Friday, January 27, 2012

An Uphill Battle

This is one of those news stories that is too disturbing to ignore. While we as a nation have made great strides in racial harmony it shows just how far we still have to go. And I fear that–if world history is any indication–that we may never get there. According to the story in the Chicago Tribune:

"The three teens, who are white, allegedly put a noose around the neck of (Joshua) Merritt, who is black, and hurled racial epithets at him before one of the boys held a knife to his throat and threatened to kill him, police and Merritt said Thursday."

This isn't something that happened in the racially charged environment of the Civil Rights Movement in the South. It happened last month in the Chicago neighborhood of East Beverly. It seems that the three white teens were upset that Merritt was dating a white girl. So they lured Merritt over to one teen's house and then proceeded to engage in an activity that was assuredly meant to convey the image of a lynching. Fortunately Merritt was able to escape without any serious physical harm.

Unfortunately there is assuredly other longterm harm that has been done. There is longterm harm that has been done to Merritt and to other within the minority community as well. Lynchings were not designed to just punish one person. They are meant to send a message to a whole group of people. It is also unfortunate that while it is a shocking and surprising story, it really isn't nearly as surprising as it should be.

I find it interesting that only one of the three teens was charged as an adult. They were all charged with very serious crimes and this cannot be merely passed off as teen boys being teen boys. This crossed a line. The two younger teens (16 and 17 years old) are old enough to know that they crossed that line and not by a little bit. Although I have to admit that I am not a legal expert and do not fully know what the difference will be for those two young men being charged as juveniles rather than adults.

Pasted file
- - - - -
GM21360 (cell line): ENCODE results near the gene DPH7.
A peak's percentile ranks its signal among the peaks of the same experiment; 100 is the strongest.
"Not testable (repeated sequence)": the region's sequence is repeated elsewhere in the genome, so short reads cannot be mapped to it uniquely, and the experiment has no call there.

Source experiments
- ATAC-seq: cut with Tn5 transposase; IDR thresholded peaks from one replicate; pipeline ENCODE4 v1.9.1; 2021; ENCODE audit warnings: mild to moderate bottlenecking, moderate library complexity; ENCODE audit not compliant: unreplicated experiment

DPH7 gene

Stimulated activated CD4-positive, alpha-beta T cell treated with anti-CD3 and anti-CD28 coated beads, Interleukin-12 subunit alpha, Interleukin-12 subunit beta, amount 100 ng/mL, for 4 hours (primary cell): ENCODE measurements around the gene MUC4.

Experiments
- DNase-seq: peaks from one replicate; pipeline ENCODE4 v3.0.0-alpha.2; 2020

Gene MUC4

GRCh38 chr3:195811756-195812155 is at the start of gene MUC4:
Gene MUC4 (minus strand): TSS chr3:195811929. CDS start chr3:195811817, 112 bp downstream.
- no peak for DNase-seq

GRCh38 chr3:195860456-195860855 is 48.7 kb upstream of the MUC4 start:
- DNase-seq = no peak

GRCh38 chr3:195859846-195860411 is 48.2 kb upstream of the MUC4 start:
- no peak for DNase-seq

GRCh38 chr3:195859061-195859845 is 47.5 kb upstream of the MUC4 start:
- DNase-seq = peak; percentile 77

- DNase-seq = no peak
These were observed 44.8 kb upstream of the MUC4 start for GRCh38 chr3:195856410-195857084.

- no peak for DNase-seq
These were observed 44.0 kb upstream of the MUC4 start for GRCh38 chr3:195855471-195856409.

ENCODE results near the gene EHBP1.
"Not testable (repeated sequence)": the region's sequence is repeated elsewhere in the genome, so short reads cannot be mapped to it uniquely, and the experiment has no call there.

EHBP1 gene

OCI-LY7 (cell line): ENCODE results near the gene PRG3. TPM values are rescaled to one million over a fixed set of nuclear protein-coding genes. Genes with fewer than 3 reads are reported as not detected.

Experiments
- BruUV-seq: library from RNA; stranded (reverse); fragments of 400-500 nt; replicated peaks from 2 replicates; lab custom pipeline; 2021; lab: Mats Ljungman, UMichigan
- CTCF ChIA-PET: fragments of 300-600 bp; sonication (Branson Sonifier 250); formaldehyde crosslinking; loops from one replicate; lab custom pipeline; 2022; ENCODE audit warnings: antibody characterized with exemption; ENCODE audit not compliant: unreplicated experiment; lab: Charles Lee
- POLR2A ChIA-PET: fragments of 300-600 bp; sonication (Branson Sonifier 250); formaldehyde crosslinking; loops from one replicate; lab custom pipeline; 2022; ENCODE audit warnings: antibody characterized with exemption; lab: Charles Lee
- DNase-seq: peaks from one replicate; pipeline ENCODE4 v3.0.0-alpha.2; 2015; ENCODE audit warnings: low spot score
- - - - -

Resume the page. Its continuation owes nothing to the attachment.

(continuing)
The other thing that I find interesting is that all three are charged with committing a "hate crime." I understand what is meant by the term "hate crime" but I have always felt that it is a very poor term. All crime comes from some sort of hate. In fact all crimes comes from some sort of prejudice as well–a love of self that is far greater than a love for others. In this case the crime was allegedly* motivated by the fact that the three white teens disapproved of the behavior of Merritt simply because he was not white. And anytime a crime is committed for this type of reason we have a very serious problem.

The very heart of the problem is that there is a problem with the heart. We can make laws that make racially or other prejudicially motivated decisions illegal. We can create educational programs that work towards teaching others about these issues. We can do all sorts of things to try and right these wrongs. But we cannot get into someone's heart. We cannot make these changes for someone. We see racially motivated crimes and wars happening all around the world. Some of them have been going on for thousands and thousands of years. And this is why this particular crime isn't as surprising as I would hope it to be.

There is a young man with hopes and dreams that now has to deal with something that no one regardless of age, race or creed should ever have to deal with. While we can deal swiftly and harshly with the men that put a literal noose around this young man's neck, this story is a reminder that dealing with the figurative noose is still a longterm and uphill battle.


*I use the term allegedly not to convey any doubt about whether or not I believe that these crimes were racial in nature. I have no doubt that they were. Rather I use the term because they have not yet been convicted in a court of law.

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